There are going to be some “distractions” as the league moves forward, and some teams will be more willing to accept the necessary changes than others will. Eventually, though, the NFL will adapt, simply because the new players who enter the league will be more prepared to behave properly than were their immediate ancestors – and certainly more able than those men who played 30-40 years ago. The NFL is late on this, as it was on concussion safety and the hiring of African-American head coaches. Making the necessary transformation will require a league-wide commitment with commissioner Roger Moneybags out in front. It can be done.
It must be done.
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EL HOMBRE SEZ: How about that Russian hockey team? Way to flame out in the quarters, comrades. And to do it against Finland, which has now won three straight against the Bear and hates its former oppressor with as much fervor as a Scandinavian country can muster, is particularly delicious. Alex Ovechkin and his teammates had better be on guard for cut brake lines and would be advised to hire food tasters. Maximum Leader Putin doesn’t like losing, and that figure skating gold doesn’t exactly sate his appetite for world domination…Dodgers outfielder Yasiel Puig has vowed to slow down on the field this season and not play with such abandon. That’s good news for those who were sick last year of his over-the-top home run celebrations and other showboating in the field. Depressed espn executives have made repeated phone calls begging him to continue acting like a nitwit, the better to help SportsCenter ratings…Speaking of baseball, the Mariners have to be happy that they have invested $240 mil over the next 10 years for Robinson Cano, especially after Yankees hitting coach Kevin Long has said that Cano had a tendency to dog it by not running out routine grounders. The Seattle Mariners: they’re on the move!! Slowly…How about that NBA All-Star Game. Hard to tell what was more ridiculous, the pre-game rap-a-thon and serial crotch-grab or the game itself, which featured even more points than the Sixers surrender on a given night. The East won, when an unexpected rash of defense broke out in the final minutes, holding the final score under 170 and infuriating those who love the NBA for everything but winning basketball…Meanwhile, the NHL Olympic hiatus continuezzzzzzzz…All of the American southeast is excited for this weekend’s Daytona 500, which will be preceded by Richard Petty’s receiving a special award from NOW and a pre-race musical performance by a bunch of guys in stupid hats…CBS has announced that it is dumping Dan Marino and Mr. Ed from its NFL pre-game disaster and replacing them with Tony Gonzalez in a desperate bid to make the show not suck. Unless Gonzalez is John Madden and Mike Ditka combined, that isn’t happening…How about those new Tampa Bay Buccaneers’ helmets?! A more “menacing” skull head. A bigger flag. All the team needs now are some good players to wear them.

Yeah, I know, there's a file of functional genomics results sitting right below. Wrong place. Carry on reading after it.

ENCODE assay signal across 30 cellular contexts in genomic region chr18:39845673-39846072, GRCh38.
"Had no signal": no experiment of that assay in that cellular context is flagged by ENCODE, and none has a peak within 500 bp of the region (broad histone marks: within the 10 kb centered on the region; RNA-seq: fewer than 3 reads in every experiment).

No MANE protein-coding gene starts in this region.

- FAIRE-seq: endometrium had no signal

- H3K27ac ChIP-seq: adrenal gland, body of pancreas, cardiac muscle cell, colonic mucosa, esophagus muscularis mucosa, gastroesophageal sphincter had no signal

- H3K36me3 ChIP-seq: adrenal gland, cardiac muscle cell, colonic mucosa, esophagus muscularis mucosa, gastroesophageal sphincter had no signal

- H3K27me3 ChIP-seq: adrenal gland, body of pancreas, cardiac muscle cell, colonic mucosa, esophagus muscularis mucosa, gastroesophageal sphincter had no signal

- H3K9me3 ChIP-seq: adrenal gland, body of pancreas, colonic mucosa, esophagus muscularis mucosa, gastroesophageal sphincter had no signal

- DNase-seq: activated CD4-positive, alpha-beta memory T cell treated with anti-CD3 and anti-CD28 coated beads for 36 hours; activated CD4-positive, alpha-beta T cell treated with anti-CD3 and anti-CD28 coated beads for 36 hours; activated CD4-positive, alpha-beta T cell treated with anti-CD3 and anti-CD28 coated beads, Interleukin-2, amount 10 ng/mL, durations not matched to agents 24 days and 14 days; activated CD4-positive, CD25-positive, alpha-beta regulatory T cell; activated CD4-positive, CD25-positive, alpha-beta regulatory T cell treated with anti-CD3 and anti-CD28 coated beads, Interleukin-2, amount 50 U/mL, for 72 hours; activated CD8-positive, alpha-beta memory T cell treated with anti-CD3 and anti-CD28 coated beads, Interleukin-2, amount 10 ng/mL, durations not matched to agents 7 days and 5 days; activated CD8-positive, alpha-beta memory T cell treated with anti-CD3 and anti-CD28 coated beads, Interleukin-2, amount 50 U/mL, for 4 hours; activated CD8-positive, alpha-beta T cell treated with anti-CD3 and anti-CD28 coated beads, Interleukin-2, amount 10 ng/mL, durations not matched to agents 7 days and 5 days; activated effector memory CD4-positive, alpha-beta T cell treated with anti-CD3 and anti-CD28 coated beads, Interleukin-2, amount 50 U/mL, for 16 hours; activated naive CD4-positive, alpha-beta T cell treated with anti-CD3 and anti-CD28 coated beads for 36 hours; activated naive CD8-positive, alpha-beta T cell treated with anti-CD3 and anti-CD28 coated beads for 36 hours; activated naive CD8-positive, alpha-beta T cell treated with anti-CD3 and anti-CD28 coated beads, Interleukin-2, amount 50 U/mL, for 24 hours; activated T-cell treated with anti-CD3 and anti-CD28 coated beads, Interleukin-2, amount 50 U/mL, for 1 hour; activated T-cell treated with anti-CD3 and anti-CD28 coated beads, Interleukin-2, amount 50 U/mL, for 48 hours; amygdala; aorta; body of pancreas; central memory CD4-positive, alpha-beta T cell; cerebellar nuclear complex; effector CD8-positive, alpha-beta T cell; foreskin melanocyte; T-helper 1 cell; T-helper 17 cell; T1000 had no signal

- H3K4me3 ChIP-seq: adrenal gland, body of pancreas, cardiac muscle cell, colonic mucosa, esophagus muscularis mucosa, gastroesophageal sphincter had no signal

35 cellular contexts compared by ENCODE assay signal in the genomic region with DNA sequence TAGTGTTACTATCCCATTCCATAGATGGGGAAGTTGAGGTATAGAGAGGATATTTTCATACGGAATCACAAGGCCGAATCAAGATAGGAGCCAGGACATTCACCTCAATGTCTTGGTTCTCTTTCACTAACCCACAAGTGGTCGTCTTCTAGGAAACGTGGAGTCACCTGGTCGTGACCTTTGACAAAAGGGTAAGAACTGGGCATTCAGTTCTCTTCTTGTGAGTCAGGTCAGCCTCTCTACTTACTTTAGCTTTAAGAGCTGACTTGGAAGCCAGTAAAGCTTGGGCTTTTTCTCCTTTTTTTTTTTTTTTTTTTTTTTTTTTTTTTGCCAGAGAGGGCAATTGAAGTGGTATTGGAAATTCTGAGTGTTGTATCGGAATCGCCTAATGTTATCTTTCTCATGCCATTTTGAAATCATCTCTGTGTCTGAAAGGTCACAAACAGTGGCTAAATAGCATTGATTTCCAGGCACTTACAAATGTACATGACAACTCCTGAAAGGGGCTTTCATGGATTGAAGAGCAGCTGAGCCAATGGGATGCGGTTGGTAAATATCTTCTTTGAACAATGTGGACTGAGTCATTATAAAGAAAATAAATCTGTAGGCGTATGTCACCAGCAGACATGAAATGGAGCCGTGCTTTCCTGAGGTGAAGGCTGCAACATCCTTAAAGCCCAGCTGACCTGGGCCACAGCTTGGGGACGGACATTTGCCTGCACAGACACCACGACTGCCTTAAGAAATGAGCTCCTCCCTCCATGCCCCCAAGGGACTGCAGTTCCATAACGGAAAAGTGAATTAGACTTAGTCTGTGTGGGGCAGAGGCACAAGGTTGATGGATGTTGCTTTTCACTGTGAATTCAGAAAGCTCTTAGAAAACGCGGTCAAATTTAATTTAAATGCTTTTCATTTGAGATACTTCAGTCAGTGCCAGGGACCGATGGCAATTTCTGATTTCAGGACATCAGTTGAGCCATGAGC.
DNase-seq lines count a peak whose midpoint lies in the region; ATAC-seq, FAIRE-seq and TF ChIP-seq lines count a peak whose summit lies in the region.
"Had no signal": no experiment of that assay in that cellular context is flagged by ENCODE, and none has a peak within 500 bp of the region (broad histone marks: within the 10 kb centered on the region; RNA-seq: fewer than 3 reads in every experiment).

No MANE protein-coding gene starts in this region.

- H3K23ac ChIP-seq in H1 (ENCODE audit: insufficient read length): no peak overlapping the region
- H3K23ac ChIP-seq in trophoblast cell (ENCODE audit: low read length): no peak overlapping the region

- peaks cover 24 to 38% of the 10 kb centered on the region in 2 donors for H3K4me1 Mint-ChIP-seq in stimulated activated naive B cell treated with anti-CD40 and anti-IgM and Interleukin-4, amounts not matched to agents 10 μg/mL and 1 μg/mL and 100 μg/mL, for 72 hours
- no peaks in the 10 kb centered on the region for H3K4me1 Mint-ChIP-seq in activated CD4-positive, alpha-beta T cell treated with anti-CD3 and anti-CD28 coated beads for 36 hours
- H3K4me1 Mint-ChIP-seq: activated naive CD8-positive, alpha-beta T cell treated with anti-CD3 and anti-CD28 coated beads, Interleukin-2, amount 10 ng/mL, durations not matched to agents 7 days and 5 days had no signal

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YOU GOT A PROBLEM WITH THAT? Any Sixers fan who came away upset after Sixers GM Sam Hinkie’s Marrakesh-style trading frenzy on Thursday should be made to hand back his Julius Erving souvenir Afro wig. Hinkie may not have gained a first-round draft pick, but he did haul in a couple expiring contracts and several second-round picks while getting rid of some players who can actually help the team win some more games this year. It’s a full-on tank for the rest of the season, and it will be exciting to see what Hinkie has planned for Draft day, when he can use Thaddeus Young and his passel of picks to be the Big Player. Hats off to Hinkie. He’s doing it right so far.
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AND ANOTHER THING: After North Carolina defeated Duke Thursday night, Tar Heels students poured onto the court to celebrate the win over Coach Disingenuous and Blue Devils. It was indeed a big win for UNC, but it’s time to establish some rules for when it’s appropriate to storm the court. First off, any time a home team knocks off Number One, the student section should empty. Second, when a huge underdog pulls a stunning upset, storm away. Finally, buzzer-beating victories over big-time rival schools can trigger an emotional response that leads to a spontaneous outpouring. That’s perhaps the best case, since it’s organic. (Or, if you will, orgasmic.) But that’s it. No more storming for beating the number 18 team. And if you have won eight straight, boast a resume with a long and deep basketball tradition and knock off the fifth-rated team in the country that happens to be your ancestral rival, stay in the stands, folks. As much fun as it is to jump around on the hardwood, you’re almost giving the rival the satisfaction of knowing you hold it in high esteem. Show some restraint and act like your team – and its predecessors – have won before.
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ONE MORE FOR THE ROAD: Welcome to the big time, U.S. women’s hockey team: You choked. It was kind of the media to handle the team’s giving away a 2-0 lead in the last 3:26 of the gold-medal game gently, but the fact remains that if the men’s team were to do the same thing, it would be hammered. Sure, everybody is sad after a crushing defeat, and the emotions are raw. But this was a blown opportunity, and while Canada deserves credit for its perseverance and opportunistic play, the U.S. botched its chance. To their credit, the players made no excuses. They left that to the fawning media, which didn’t focus on the team’s inability to protect a lead in a huge game but chose instead to let us know that “sometimes it’s not meant to be”.